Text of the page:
19/05/2018
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18 Top Tips For Looking After Your Tent

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Keeping your tent well maintained should extend its life by several years.

Checking for damage and carrying out running repairs is only part of the story – you also need to keep the tent clean, store it properly and make sure it continues to be waterproof.

A tent is a big investment but look after it properly and you could make it last for years. Here’s our guide to essential tent maintenance and fixes.

1. Dry your tent before packing it away at home after a camping trip. If it’s raining, spread it out in a spare room, garage or shed if you can, rather than leaving it in the bag while wet.

2. If you discover a leak inside your tent (and make sure it’s not just condensation) check the seams – treating them with seam sealer should solve the problem.

3. If the rain starts to darken the flysheet, your tent will need waterproofing treatment.

4. The ideal time to treat a tent is towards the end of the summer,  before the weather starts to change

5. Cleaning and reproofing materials can be found at most camping shops, with Storm, Nikwax and Grangers Fabsil the main names to consider.

6. Small tents can fit into washing machines but large models will have to be pitched and washed by hand.

7. Before applying proofer, thoroughly clean the tent fabric

8. Spray-on proofing treatments are convenient and easy to use. After treatment, dry the tent naturally outdoors before packing away.

9. If a fibreglass pole splits along its length, an effective temporary repair is to wrap it in Duck tape. First slice off any splinters to tidy up the break then wrap the tape as tightly as possible round the pole so it is secure but will still bend.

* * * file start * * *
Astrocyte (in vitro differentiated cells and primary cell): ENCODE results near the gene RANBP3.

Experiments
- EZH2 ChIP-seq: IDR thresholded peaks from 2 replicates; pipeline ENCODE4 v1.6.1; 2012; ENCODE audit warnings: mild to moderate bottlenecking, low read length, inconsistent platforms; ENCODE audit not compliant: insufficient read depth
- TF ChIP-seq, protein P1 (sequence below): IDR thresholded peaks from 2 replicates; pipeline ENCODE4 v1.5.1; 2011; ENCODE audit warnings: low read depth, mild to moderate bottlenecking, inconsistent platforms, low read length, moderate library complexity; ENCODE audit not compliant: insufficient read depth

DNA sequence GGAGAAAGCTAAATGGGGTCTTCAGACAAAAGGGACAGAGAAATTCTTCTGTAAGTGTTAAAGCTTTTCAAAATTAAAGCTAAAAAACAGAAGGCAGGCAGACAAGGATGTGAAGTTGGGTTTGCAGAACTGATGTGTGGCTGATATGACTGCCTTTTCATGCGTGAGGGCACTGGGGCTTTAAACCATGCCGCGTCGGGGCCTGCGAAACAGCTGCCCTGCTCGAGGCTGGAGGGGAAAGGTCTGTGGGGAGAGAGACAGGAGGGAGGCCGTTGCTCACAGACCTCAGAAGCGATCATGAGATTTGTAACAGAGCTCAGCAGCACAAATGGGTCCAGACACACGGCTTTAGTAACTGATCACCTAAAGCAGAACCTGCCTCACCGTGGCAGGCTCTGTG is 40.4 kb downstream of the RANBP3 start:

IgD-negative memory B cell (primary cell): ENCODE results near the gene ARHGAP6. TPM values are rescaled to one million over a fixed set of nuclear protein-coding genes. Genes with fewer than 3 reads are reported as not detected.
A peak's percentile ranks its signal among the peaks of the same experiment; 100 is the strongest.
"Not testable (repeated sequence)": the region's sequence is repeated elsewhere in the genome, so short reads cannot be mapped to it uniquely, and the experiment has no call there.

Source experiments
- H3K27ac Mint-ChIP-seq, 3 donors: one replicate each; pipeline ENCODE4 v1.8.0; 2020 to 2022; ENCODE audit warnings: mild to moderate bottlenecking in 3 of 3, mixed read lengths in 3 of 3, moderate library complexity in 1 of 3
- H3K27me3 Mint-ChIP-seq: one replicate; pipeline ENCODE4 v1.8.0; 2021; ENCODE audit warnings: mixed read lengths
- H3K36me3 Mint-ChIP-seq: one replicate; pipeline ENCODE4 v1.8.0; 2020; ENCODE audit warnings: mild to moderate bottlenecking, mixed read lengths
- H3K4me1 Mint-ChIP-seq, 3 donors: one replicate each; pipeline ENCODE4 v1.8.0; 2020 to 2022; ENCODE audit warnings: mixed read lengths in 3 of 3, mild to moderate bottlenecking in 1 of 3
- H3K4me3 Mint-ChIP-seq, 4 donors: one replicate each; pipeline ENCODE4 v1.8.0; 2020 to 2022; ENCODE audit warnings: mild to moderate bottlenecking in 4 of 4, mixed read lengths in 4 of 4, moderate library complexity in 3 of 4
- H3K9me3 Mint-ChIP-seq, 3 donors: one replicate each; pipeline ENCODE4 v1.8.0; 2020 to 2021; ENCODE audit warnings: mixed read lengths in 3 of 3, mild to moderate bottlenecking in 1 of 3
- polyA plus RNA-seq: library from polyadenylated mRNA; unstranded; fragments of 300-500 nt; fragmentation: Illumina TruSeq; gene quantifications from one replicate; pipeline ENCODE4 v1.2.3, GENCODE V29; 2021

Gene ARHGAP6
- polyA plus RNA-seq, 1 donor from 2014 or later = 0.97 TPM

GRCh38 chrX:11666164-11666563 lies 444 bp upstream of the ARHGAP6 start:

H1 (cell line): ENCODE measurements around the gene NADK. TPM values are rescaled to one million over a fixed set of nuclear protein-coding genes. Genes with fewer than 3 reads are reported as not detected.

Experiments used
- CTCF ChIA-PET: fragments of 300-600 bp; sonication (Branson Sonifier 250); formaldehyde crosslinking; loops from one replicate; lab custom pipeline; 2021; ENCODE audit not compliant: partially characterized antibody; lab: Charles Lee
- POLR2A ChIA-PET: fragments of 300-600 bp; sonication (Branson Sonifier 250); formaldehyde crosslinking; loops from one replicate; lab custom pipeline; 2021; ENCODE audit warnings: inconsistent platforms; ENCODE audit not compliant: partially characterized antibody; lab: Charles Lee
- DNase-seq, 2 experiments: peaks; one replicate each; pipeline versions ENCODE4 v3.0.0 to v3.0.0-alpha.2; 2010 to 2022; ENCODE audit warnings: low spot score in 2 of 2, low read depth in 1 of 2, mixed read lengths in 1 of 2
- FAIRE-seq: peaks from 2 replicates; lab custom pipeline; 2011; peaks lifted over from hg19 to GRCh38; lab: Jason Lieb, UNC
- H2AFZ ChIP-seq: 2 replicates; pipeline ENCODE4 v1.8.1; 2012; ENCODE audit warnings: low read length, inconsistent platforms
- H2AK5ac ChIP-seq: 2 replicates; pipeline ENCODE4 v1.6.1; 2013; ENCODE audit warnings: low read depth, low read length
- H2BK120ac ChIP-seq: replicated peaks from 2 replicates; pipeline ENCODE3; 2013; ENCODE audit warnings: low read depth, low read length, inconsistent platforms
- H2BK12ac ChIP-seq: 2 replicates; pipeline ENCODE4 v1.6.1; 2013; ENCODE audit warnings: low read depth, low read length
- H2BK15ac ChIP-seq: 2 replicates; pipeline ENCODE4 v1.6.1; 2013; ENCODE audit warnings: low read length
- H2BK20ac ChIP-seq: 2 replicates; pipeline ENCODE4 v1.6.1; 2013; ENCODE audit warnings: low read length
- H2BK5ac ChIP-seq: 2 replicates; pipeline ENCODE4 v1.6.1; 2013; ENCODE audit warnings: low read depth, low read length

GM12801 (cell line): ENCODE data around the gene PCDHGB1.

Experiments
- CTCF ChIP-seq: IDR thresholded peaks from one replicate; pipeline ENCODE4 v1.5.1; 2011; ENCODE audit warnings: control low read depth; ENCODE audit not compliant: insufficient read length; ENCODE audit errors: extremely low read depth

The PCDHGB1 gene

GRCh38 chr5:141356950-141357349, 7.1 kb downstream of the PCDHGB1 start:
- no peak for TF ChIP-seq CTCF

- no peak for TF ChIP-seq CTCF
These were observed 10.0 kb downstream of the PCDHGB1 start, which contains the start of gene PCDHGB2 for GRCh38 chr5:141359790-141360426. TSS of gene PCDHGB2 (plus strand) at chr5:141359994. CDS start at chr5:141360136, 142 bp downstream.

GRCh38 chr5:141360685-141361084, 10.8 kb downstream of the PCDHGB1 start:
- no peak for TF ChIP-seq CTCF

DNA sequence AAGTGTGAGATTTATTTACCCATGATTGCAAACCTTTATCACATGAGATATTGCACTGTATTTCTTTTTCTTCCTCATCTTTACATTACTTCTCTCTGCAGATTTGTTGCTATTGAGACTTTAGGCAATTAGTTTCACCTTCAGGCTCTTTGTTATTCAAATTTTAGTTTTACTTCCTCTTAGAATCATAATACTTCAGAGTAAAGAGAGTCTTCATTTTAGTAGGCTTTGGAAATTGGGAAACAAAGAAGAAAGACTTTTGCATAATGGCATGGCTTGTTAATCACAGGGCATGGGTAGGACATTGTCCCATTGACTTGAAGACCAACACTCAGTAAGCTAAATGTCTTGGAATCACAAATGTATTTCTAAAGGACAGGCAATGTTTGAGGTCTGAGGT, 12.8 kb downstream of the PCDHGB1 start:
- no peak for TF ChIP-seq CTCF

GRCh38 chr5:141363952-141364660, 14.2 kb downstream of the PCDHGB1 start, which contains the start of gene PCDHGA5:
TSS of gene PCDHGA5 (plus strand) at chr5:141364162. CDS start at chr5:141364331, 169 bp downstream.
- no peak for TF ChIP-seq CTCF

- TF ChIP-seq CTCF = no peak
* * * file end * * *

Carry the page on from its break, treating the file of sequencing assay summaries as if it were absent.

10. To repair a snapped pole, slide a short metal tube, usually referred to as a repair sleeve, over the break and tape in place as an effective temporary solution. Most tent repair kits will have one but if yours is mislaid then a length of tube from a hardware shop will do the trick (check the diameter first).

11. On inflatable tents, if you are sure you have a puncture in a tube, let out all the air and locate the damage

12. Clean the area around the puncture then carefully apply a repair patch (Stormsure, Tear Aid and Storm all supply suitable products. Once the adhesive is dry, replace the sleeve and inflate, leaving overnight to make sure the repair has worked.  When you get home, contact your retailer and find out about a replacement tube.

13. Push poles through the sleeves rather than pulling them. Pulling allows them to separate and cause damage to the pole and fabric as well as over-stretching the shockcord. If the pole runs into a snag, check it out and sort the problem rather than trying to force it through.

14. Small tears or holes can be repaired with self-adhesive patches or a short-length of Duck tape. Spray all around the repaired area with reproofer to make it more waterproof.

15. For a permanent fix, rips can be sewn back together, either by hand or with a sewing machine, then coated on both sides with seam sealant.

16. Damage to inner tents, even ragged tears, can be stitched up fairly easily as they don’t need to be made waterproof.

17. Keep the zips free of dirt or grit and occasionally lubricate them with bees wax to help them to run freely.

18. Use a specially designed footprint or simply a sheet of tarpaulin to protect sewn-in groundsheets from damage, especially if you are pitching on a hard standing or on stony ground.

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